In my honest opinion, this book is unlike any other and left me with some mixed feelings. It is the sort of book where you finish reading it, quietly put it to the side and then sit where you are, processing the entire story in order to try and gather how you feel about the whole novel. I had no idea how to feel because I had very mixed opinions about the characters and their choices. But I do know that I have read something powerful. Little Fires Everywhere is a thought-provoking book which explores the significance of social class, race, and motherhood in modern America. This is a spoiler-free review!

Little fires everywhere book cover by Celeste Ng for review

Book Blurb: In Shaker Heights, a placid, progressive suburb of Cleveland, everything is planned – from the layout of the winding roads, to the colors of the houses, to the successful lives its residents will go on to lead. And no one embodies this spirit more than Elena Richardson, whose guiding principle is playing by the rules.Enter Mia Warren – an enigmatic artist and single mother – who arrives in this idyllic bubble with her teenaged daughter Pearl, and rents a house from the Richardsons. Soon Mia and Pearl become more than tenants: all four Richardson children are drawn to the mother-daughter pair. But Mia carries with her a mysterious past and a disregard for the status quo that threatens to upend this carefully ordered community.When old family friends of the Richardsons attempt to adopt a Chinese-American baby, a custody battle erupts that dramatically divides the town–and puts Mia and Elena on opposing sides.  Suspicious of Mia and her motives, Elena is determined to uncover the secrets in Mia’s past. But her obsession will come at unexpected and devastating costs. 

As I began reading this book, I felt slightly confused by the opening scene. We are introduced to the different characters who are each experiencing different thoughts about a significant event caused by a certain character in the book. It was hard to keep up with all the different characters’ names and their significance due to the simultaneous introduction. Having asked a fellow reader, it seems she also held the same thoughts. It wasn’t until the end of the novel that the opening scene began to make sense, as the ending was a repetition of the beginning. Having said that, the beginning does draw you in and have you wondering what, how, and why. It made me eager to find out the back-story behind this dramatic beginning.

The novel is set in Ng’s childhood town of Shaker Heights. It appears to be a stifling but perfectly-kept town where everything is controlled (including the length of the grass on your lawn) in order to maintain its own pristine image. Everything is done a certain way in these upper-class streets, and it is clear that nothing has disturbed the peace for a very long time…until the arrival of eccentric artist Mia Warren and her teenage daughter Pearl.

Mia Warren likes to do things her own way, in stark contrast to her landlord Elena Richardson who sees herself as a do-gooder, yet seems unable to look at things outside her little world. It is when her Mrs Richardson’s white American friends decide to fight to keep a Chinese-American baby from its mother that we see the rise in animosity between Mia and Elena, with Mia set on helping the baby’s birth mother. This starts Elena’s digging into Mia Warren’s past with her own daughter which has devastating consequences for all parties involved. I felt that the gradual deterioration of their relationship was portrayed very powerfully, particularly with regards to creating atmosphere when it came to the characters trying to hide their own or find out other people’s secrets. And yes…it seems almost everyone in this entire book has secrets. It’s like a very complicated episode of a drama series.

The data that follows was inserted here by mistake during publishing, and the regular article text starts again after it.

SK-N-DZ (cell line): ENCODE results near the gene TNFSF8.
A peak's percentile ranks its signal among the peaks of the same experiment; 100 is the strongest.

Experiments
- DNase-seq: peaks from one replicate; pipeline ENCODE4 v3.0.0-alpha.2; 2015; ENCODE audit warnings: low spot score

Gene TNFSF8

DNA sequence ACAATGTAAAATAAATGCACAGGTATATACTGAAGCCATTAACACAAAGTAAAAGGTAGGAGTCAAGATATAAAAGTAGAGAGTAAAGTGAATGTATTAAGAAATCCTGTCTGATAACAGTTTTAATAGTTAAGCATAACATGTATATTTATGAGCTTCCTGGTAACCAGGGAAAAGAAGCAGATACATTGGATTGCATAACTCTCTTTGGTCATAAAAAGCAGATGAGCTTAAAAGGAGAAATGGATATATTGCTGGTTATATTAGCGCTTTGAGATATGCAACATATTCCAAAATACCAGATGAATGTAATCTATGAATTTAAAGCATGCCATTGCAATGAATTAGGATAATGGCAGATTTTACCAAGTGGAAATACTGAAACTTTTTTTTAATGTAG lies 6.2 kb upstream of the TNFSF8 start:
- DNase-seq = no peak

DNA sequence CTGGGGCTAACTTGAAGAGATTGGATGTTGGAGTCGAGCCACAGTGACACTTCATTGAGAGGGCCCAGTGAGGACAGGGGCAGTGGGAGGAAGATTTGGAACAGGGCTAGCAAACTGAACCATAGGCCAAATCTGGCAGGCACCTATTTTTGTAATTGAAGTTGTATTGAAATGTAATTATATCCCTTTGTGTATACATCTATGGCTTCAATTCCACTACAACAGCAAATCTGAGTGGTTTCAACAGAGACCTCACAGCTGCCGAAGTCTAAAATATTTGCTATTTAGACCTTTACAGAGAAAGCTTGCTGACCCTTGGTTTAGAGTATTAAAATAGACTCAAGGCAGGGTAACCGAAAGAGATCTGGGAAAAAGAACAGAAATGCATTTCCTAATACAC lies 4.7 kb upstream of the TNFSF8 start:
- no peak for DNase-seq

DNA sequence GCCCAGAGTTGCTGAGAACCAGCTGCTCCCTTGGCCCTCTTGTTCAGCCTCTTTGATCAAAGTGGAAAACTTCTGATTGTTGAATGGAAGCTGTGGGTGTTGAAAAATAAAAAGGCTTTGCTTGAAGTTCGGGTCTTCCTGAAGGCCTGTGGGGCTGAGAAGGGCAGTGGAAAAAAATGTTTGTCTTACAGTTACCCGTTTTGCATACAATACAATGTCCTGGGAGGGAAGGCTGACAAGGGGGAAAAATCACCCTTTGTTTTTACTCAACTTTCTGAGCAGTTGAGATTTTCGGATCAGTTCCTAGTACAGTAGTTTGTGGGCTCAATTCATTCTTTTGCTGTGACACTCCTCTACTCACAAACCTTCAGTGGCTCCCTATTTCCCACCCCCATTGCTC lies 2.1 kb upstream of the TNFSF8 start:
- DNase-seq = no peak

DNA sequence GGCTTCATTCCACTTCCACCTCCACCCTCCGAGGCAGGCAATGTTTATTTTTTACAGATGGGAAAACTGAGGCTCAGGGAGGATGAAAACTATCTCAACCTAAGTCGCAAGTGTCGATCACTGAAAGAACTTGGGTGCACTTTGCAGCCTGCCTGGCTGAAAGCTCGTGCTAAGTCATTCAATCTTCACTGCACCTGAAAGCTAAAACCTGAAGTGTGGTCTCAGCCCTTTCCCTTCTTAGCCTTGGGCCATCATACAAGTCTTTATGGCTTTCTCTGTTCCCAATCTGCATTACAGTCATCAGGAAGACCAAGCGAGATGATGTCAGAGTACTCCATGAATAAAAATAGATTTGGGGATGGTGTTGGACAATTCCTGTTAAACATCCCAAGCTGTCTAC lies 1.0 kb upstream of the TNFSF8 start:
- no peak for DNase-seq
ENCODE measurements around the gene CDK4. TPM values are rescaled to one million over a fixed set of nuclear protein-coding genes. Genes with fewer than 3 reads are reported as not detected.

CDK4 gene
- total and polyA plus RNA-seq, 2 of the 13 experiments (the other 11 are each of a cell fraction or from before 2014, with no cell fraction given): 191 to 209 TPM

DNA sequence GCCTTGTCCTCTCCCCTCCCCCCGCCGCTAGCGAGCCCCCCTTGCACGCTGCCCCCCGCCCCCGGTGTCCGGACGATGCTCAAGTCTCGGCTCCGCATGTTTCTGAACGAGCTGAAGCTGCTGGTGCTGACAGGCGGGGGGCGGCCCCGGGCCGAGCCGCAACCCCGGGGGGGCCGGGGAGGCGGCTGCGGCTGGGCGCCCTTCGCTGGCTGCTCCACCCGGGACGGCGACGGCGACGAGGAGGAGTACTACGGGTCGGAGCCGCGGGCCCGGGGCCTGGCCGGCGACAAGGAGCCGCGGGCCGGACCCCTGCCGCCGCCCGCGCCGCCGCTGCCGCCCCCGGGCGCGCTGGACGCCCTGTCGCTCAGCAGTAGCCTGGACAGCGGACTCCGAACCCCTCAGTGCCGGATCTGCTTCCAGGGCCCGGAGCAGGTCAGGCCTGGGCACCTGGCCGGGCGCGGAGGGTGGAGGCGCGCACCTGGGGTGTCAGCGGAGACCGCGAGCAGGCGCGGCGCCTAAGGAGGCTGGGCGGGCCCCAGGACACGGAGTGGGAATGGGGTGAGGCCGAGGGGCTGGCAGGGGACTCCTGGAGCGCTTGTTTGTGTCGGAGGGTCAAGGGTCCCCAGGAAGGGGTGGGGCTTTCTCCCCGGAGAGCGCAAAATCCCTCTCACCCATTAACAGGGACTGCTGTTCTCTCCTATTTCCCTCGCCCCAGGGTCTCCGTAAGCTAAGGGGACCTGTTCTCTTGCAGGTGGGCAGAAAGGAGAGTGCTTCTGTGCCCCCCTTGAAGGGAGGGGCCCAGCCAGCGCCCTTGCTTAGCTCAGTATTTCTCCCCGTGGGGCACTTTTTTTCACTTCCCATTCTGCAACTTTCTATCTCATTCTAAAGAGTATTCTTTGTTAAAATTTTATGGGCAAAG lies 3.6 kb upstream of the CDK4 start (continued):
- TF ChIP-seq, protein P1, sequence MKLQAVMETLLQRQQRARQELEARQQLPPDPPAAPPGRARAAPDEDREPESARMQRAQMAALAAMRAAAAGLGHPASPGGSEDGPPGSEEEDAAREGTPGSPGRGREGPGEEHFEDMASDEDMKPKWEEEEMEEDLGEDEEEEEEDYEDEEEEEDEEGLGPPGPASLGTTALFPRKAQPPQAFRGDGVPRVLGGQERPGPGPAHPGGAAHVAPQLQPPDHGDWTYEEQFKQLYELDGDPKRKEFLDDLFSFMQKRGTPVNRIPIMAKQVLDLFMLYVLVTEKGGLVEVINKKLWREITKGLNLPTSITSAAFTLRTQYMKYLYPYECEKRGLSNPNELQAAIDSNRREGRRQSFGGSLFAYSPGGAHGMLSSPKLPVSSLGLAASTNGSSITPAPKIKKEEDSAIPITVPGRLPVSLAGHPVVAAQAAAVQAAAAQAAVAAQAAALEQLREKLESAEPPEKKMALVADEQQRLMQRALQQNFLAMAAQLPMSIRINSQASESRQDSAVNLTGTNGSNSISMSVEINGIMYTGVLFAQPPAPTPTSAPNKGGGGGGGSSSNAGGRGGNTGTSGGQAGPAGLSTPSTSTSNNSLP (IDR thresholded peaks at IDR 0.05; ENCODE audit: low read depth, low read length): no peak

Something that I really liked about the book was Ng’s portrayal of human emotions and the actions which result from them. This is particularly true with the portrayal of maternal love from several major characters. Mia’s love for her daughter is evident when certain actions from her past are revealed. The emotions of Bebe Chow, mother of the baby May Ling, are so devasting that we can’t help but be moved by her story. I was eager to find out who would win the case for the baby and what Mia Warren’s dark secret was. On the other hand, I found that I disliked practically all of the characters in the book, with the exception of Bebe Chow. I wanted to like Mia and Pearl but found their characters to be somewhat irksome, particularly with regards to their secrets. This made it difficult to connect with the characters, and is not the type of novel I would usually read for this very reason.

I also like that the book raises some important questions. For instance, is a bad decision based on poverty enough reason for a court to remove a child from her parent? Should a white American couple be allowed to adopt a baby from a minority background when they do not have sufficient knowledge of her ethnic culture? This is a novel that really makes you think about the deeper topics affecting the characters.

In conclusion, this book explores some important issues in society and is certainly engaging with its storyline. There is no doubt that Ng is a talented writer, the issue simply being that the characterisation was not completely to my taste.

R/T: Thorn          (please see About section for information)                 

Rating: 3.5/5

5 thoughts on “Book Review: Little Fires Everywhere by Celeste Ng

  1. A very flamboyant writing style, I very much like it! 😊
    Truly fascinating reading your reviews, and ofcourse eagerly waiting for the next. They don’t come quick enough! AMAZING!

    Liked by 2 people

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